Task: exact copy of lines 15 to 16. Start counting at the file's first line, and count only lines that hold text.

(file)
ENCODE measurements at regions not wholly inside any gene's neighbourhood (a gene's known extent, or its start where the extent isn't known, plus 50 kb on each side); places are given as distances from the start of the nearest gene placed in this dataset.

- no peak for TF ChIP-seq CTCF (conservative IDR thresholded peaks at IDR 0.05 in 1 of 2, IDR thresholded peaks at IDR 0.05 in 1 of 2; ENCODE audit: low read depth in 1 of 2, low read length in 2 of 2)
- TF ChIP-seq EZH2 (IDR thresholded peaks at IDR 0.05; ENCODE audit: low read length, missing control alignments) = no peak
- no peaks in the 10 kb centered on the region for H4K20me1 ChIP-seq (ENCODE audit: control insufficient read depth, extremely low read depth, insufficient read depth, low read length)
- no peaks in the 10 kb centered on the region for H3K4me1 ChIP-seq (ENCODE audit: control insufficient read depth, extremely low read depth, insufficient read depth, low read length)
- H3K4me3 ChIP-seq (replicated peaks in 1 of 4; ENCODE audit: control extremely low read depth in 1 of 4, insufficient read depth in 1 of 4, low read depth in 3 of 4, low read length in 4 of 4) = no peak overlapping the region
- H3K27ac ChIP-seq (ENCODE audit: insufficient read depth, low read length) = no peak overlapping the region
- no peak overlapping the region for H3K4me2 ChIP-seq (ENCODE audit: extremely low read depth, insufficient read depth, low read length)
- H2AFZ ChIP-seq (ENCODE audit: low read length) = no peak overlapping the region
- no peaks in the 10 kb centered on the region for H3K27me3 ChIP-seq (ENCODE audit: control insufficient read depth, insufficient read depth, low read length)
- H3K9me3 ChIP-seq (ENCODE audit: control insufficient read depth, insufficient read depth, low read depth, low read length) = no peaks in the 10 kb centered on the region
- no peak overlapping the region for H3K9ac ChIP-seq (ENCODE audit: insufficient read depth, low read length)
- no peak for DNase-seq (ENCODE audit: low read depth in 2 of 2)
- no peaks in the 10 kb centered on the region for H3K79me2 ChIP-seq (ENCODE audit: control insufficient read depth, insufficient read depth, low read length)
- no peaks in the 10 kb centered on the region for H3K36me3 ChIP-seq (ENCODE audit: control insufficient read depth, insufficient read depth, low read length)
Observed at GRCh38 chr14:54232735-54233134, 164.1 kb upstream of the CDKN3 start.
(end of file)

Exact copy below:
- no peaks in the 10 kb centered on the region for H3K36me3 ChIP-seq (ENCODE audit: control insufficient read depth, insufficient read depth, low read length)
Observed at GRCh38 chr14:54232735-54233134, 164.1 kb upstream of the CDKN3 start.